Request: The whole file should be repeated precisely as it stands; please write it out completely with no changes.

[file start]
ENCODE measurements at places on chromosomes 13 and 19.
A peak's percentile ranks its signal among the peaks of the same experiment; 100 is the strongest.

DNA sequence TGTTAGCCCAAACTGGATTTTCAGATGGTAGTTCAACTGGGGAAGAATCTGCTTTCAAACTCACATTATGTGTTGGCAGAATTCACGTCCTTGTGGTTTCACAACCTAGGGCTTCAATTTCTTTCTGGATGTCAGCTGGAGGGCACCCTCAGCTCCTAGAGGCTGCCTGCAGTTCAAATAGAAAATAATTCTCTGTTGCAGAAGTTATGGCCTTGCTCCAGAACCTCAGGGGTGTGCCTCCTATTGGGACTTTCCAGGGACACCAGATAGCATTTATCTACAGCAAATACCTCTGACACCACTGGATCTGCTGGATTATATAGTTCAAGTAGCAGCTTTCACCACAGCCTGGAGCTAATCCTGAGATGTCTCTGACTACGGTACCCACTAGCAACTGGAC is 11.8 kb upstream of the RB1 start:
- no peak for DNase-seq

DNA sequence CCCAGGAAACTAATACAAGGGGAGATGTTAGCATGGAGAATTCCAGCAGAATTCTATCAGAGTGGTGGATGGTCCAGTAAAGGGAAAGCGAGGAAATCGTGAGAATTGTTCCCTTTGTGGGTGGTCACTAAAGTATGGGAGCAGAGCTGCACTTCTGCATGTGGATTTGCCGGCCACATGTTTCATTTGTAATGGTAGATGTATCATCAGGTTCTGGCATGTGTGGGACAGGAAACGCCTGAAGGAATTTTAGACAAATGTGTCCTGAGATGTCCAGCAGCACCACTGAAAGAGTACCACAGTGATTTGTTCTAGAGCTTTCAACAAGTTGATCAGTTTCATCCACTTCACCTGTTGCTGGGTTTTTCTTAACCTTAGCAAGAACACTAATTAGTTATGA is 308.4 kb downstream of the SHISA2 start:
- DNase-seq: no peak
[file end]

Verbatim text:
ENCODE measurements at places on chromosomes 13 and 19.
A peak's percentile ranks its signal among the peaks of the same experiment; 100 is the strongest.

DNA sequence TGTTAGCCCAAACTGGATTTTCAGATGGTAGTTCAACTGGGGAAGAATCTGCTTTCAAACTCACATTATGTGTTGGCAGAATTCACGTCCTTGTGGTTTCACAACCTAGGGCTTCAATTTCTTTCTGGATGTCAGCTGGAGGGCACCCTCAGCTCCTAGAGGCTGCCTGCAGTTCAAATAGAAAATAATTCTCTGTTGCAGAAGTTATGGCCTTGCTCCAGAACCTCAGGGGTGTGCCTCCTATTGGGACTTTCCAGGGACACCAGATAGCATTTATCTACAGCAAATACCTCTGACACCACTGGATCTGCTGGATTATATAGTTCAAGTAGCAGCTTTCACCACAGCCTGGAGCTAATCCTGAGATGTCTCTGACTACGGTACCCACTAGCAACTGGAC is 11.8 kb upstream of the RB1 start:
- no peak for DNase-seq

DNA sequence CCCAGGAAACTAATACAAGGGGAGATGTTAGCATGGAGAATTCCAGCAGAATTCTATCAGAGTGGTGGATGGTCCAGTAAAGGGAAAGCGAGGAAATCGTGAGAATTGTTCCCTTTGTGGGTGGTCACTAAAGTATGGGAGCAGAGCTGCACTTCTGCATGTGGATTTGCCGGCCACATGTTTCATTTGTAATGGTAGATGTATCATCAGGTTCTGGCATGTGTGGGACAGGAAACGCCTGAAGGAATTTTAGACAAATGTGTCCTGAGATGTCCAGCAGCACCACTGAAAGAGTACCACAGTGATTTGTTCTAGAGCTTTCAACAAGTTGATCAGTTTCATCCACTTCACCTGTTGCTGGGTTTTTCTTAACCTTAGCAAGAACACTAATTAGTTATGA is 308.4 kb downstream of the SHISA2 start:
- DNase-seq: no peak